Philosophy departments are struggling in the West these days. Philosophy majors at most universities are as rare as a hen’s teeth, and students overall—like the adult population as a whole—remain almost perfectly ignorant of even the rudiments of intellectual history or any branch of philosophical inquiry. From the pre-Socratics to the Vienna School and everyone in-between, Leibniz to Plato to Kant, philosophy is a foreign country to all but a hardy few who still visit the shelves in the 100s of the Dewey Decimal System.
Critics have well acquainted us with Dickens the sentimentalist—lover of the oppressed, defender of childhood innocence, decrier of England’s industrial sweatshops. But seldom have they given readers a glimpse of the Dickens with whom Myron Magnet deals in his study of Britain’s preeminent fictionist, the Dickens who had an “almost fanatical devotion to the Metropolitan Police,” who reproved his government’s failure to punish sufficiently the hardened violators of its laws, supported Governor Eyre’s notoriously violent quelling of the 1864 Negro uprising in Jamaica, and called the proverbial noble savage and annoying “superstition” that “ought to be civilized off the face of the earth.” In short, critics have said far too little about the philosophical traditionalist reconsidered in Dickens and the Social Order.
Yes, Dickens was a reformer, a radical one at that, but his reforming spirit, as Dr. Magnet carefully reveals, was checked by the intrinsic conservatism by no means shared by his present-day enthusiasts, who, for the sake of validating generally liberal aims and assumptions, prefer to focus on the sanguine aspects of his achievement. True, Dickens may have been qualitatively liberal, at least by the standards of nineteenth-century English liberalism. But he was neither a liberal per se nor a conservative liberal of any sort. He was, to make an important semantic distinction, a liberal conservative.
Australians do love Australia day. It turns out we do want to celebrate Australia day on the 26th of January because Australians love being free! Australia day is a chance for us to come together and celebrate. Leave a comment below about why you love Australia Day. See the video HERE.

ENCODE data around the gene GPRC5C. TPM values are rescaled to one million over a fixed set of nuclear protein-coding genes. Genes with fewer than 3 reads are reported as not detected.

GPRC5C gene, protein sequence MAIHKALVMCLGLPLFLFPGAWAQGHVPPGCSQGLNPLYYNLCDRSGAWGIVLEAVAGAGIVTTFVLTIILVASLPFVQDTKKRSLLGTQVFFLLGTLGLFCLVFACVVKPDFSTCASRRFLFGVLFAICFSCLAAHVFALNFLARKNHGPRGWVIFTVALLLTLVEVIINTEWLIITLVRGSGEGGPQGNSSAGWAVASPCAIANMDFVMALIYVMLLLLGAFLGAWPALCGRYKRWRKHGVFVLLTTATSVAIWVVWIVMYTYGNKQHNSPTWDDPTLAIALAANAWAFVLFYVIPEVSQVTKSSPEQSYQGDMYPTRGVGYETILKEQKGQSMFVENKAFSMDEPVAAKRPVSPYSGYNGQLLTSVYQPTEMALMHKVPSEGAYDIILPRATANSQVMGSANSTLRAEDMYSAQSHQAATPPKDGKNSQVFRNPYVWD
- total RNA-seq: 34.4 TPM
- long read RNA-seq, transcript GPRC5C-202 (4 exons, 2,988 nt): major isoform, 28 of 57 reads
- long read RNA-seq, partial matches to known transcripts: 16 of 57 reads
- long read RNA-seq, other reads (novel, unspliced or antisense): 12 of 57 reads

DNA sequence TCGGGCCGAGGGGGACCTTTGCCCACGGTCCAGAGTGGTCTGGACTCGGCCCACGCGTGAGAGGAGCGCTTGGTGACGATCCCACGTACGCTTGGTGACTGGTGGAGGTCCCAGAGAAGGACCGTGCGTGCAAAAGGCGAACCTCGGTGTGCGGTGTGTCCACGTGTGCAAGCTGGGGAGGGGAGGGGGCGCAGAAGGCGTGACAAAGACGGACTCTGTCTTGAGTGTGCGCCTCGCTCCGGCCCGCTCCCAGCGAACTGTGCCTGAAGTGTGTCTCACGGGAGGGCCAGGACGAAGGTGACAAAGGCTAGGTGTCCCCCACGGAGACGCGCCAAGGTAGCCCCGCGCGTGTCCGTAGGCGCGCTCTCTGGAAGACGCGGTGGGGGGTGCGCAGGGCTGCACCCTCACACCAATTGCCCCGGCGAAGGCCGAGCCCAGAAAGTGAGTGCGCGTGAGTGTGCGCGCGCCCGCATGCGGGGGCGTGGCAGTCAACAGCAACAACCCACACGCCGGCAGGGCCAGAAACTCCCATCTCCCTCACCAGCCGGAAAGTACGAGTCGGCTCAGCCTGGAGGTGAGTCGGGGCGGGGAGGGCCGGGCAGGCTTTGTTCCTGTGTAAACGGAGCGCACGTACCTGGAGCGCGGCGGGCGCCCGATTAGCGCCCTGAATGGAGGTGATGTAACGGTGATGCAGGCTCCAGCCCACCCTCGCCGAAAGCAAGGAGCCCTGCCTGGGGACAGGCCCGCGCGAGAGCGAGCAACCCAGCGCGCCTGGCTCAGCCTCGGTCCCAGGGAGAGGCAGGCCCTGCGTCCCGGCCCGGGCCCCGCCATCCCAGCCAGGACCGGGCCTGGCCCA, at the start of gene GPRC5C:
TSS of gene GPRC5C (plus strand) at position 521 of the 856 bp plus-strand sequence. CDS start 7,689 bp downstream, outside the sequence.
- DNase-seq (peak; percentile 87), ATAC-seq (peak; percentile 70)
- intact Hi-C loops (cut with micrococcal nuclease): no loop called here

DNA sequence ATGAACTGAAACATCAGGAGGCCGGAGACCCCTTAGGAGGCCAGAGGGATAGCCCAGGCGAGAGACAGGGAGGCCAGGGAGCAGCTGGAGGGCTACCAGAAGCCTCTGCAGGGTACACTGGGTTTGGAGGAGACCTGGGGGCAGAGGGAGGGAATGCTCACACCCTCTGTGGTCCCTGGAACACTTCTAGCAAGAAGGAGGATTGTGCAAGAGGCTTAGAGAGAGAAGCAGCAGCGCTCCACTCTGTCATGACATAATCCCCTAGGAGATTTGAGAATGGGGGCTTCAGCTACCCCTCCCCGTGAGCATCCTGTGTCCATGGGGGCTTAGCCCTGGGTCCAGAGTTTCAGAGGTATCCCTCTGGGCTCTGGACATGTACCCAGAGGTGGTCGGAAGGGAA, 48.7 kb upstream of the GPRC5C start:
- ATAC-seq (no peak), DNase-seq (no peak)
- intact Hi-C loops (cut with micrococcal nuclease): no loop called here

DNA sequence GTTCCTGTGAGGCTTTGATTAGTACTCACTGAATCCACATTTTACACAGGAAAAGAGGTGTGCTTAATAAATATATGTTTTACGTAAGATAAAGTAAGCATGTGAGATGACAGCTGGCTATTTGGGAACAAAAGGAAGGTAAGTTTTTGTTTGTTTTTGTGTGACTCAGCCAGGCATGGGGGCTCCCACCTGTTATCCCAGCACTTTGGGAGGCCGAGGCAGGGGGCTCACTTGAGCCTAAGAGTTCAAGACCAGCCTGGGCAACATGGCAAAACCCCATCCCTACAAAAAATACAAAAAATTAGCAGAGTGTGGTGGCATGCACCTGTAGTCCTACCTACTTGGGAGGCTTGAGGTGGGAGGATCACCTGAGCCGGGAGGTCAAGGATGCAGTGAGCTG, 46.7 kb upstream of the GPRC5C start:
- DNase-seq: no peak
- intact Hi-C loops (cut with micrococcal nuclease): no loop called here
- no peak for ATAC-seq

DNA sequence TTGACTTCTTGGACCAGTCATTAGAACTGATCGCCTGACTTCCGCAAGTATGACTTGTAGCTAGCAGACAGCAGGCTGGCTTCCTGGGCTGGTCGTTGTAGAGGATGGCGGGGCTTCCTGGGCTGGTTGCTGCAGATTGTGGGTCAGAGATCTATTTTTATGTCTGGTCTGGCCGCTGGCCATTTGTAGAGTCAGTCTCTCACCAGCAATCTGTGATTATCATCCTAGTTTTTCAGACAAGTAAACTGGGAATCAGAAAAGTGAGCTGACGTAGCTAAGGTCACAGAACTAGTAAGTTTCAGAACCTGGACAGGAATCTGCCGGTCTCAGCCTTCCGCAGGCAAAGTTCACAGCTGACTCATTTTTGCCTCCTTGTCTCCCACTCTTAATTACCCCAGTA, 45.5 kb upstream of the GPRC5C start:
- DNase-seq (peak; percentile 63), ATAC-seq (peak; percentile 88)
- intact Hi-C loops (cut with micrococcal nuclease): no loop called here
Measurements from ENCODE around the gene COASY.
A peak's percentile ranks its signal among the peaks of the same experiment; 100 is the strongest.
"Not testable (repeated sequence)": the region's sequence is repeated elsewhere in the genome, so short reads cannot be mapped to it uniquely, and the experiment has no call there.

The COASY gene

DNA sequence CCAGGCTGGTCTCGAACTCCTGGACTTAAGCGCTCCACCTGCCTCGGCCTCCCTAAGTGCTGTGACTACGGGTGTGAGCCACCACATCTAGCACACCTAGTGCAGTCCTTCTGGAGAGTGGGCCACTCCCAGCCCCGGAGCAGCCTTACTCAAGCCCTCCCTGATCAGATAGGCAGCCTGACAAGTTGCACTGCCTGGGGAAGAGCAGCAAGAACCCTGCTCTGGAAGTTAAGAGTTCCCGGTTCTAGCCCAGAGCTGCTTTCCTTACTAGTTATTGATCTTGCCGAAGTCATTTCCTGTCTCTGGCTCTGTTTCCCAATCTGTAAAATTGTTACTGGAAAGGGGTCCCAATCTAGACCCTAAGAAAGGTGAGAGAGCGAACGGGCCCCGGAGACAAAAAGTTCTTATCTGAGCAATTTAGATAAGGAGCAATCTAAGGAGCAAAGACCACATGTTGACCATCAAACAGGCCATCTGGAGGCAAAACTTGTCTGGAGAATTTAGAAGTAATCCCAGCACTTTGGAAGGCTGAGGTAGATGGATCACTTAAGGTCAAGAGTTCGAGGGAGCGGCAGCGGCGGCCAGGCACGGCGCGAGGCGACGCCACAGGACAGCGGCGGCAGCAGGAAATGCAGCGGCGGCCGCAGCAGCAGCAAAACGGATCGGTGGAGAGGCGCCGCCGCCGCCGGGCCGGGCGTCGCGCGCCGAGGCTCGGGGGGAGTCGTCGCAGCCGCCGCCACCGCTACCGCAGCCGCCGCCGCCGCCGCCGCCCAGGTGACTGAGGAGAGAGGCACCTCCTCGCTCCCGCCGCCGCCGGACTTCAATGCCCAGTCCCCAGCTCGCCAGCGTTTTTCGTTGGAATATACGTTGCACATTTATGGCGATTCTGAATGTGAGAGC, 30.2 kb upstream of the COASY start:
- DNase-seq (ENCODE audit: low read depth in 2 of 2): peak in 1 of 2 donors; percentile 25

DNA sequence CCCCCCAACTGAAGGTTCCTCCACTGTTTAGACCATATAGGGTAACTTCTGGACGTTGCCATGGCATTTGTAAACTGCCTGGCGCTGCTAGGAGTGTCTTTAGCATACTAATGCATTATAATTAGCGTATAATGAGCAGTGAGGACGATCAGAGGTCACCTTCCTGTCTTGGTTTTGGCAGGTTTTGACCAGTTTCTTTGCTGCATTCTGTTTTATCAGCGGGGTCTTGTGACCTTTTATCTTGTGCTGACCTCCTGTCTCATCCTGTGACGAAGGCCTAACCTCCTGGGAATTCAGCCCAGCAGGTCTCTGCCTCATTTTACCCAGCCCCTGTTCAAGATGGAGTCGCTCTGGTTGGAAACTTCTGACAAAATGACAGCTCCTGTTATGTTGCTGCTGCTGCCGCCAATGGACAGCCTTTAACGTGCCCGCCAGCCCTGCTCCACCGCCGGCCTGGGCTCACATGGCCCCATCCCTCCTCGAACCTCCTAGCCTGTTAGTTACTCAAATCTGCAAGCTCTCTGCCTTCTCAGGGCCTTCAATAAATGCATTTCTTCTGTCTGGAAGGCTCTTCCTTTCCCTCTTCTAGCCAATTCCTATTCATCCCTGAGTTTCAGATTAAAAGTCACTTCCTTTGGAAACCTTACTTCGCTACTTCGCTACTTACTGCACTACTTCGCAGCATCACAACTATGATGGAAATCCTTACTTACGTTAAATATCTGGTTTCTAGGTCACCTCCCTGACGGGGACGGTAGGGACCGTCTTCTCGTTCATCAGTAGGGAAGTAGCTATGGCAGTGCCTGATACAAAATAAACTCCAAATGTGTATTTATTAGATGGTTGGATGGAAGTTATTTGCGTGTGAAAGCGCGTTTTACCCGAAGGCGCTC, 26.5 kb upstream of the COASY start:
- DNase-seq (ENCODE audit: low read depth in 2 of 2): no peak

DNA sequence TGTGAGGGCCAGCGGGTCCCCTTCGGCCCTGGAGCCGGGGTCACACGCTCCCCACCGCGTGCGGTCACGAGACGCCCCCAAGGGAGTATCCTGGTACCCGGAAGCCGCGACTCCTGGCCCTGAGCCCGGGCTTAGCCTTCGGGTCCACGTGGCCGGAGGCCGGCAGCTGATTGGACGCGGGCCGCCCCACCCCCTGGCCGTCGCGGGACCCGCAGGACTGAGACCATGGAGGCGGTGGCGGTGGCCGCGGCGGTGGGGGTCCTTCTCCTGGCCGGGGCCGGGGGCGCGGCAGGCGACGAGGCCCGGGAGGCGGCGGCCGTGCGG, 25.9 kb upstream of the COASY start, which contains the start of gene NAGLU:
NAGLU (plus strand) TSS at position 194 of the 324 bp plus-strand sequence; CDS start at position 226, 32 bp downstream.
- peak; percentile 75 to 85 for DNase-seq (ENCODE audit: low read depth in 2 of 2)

My 2018 ended with a hate storm, in response to my appointment as chair of the government’s Building Better, Building Beautiful Commission. But the new year brings a lull, and I hope and pray that the Grand Inquisitor enthroned by social media will find another target.
The 27th is my 75th birthday, and as it happens the last Wednesday meet of foxhounds for the season. We host the meet and celebrate with our neighbours. Despite my wife Sophie’s protests, I maintain my resolve to give up hunting at 75, counting again the broken bones, sprains and muscular disorders acquired over 35 years in the saddle, or, rather, out of it. On my last hunt, I am glad to say, I stay in the saddle all day.
MEMOIRS, AUTOBIOGRAPHIES, and personal reflections had never much enticed me until I picked up a book that was lying around at my parents’ house. My mother was an incorrigible reader and always had a book on the coffee table beside her lounge chair. The book was Over the Top with Jim by Murdoch journalist Hugh Lunn. I turned it over and read on the back cover: ‘hilarious,’ ‘don’t read it on public transport,’ ‘a classic in childhood memoir.’ I asked Mum what she thought of it. She gave a shrug and said it was all right. No great vote there, I thought. I was going to put it down but absently flicked through the first chapter. The memoir was about growing up in a less than devout Catholic family. I borrowed the book and began reading. Soon I was hooked. It was true that Lunn’s book was funny – hilarious in parts – but that was not what held my attention. I was on the same track as Lunn’s experiences. More than that: I was riding beside him looking around at a familiar social environment as he told his story. It was an experience in reading that I had rarely had. As amusing as his often facetious account of his childhood was, it was his unwitting social history of the ‘long fifties’ (1945-1962) that gripped me.
Lunn grew up in the suburb of Annerley, just outside of Brisbane city centre. Other than a different suburb in a different capital city and a few years difference in age (he is five years older), my story would be roughly the same. We both grew up in Catholic families which meant our social environment and social prescriptions were fixed at least until the end of school. I think Lunn’s book has been appealing because any Catholic kid of the fifties would at once recognise his experiences and be amused regardless of whether he had kept the faith or abandoned it or was determined to rubbish it to the grave. Kids who weren’t Catholic would recognise what many of us got up to during that time, but would also be intrigued by a glimpse into the mysterious ways of the Catholic Church and its institutions, many of them thinking Lunn had abundantly confirmed their suspicions about its weirdness.